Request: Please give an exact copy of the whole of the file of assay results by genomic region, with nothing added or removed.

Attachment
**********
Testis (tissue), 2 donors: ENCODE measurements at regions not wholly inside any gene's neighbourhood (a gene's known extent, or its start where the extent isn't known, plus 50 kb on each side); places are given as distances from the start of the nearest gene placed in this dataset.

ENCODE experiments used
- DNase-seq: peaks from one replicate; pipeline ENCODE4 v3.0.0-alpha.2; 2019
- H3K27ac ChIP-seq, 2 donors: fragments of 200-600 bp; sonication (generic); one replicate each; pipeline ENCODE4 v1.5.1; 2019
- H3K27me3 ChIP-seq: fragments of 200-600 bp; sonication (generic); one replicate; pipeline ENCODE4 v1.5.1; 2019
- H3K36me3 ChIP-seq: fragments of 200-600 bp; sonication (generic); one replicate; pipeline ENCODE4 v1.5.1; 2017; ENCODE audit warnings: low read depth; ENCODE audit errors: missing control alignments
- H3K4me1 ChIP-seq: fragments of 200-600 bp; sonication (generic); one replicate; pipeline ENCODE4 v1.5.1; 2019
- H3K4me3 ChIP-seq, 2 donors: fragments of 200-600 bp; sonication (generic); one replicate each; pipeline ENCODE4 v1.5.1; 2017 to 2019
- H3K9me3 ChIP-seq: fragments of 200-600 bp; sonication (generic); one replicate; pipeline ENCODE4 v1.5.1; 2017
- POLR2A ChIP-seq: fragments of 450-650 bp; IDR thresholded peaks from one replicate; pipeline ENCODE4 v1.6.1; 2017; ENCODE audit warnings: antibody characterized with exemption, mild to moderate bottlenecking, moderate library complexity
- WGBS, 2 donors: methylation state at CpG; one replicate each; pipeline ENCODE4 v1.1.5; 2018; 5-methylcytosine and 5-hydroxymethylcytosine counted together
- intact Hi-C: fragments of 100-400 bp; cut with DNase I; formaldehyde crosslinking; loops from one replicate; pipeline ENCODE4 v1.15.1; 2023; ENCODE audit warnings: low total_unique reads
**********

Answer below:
Testis (tissue), 2 donors: ENCODE measurements at regions not wholly inside any gene's neighbourhood (a gene's known extent, or its start where the extent isn't known, plus 50 kb on each side); places are given as distances from the start of the nearest gene placed in this dataset.

ENCODE experiments used
- DNase-seq: peaks from one replicate; pipeline ENCODE4 v3.0.0-alpha.2; 2019
- H3K27ac ChIP-seq, 2 donors: fragments of 200-600 bp; sonication (generic); one replicate each; pipeline ENCODE4 v1.5.1; 2019
- H3K27me3 ChIP-seq: fragments of 200-600 bp; sonication (generic); one replicate; pipeline ENCODE4 v1.5.1; 2019
- H3K36me3 ChIP-seq: fragments of 200-600 bp; sonication (generic); one replicate; pipeline ENCODE4 v1.5.1; 2017; ENCODE audit warnings: low read depth; ENCODE audit errors: missing control alignments
- H3K4me1 ChIP-seq: fragments of 200-600 bp; sonication (generic); one replicate; pipeline ENCODE4 v1.5.1; 2019
- H3K4me3 ChIP-seq, 2 donors: fragments of 200-600 bp; sonication (generic); one replicate each; pipeline ENCODE4 v1.5.1; 2017 to 2019
- H3K9me3 ChIP-seq: fragments of 200-600 bp; sonication (generic); one replicate; pipeline ENCODE4 v1.5.1; 2017
- POLR2A ChIP-seq: fragments of 450-650 bp; IDR thresholded peaks from one replicate; pipeline ENCODE4 v1.6.1; 2017; ENCODE audit warnings: antibody characterized with exemption, mild to moderate bottlenecking, moderate library complexity
- WGBS, 2 donors: methylation state at CpG; one replicate each; pipeline ENCODE4 v1.1.5; 2018; 5-methylcytosine and 5-hydroxymethylcytosine counted together
- intact Hi-C: fragments of 100-400 bp; cut with DNase I; formaldehyde crosslinking; loops from one replicate; pipeline ENCODE4 v1.15.1; 2023; ENCODE audit warnings: low total_unique reads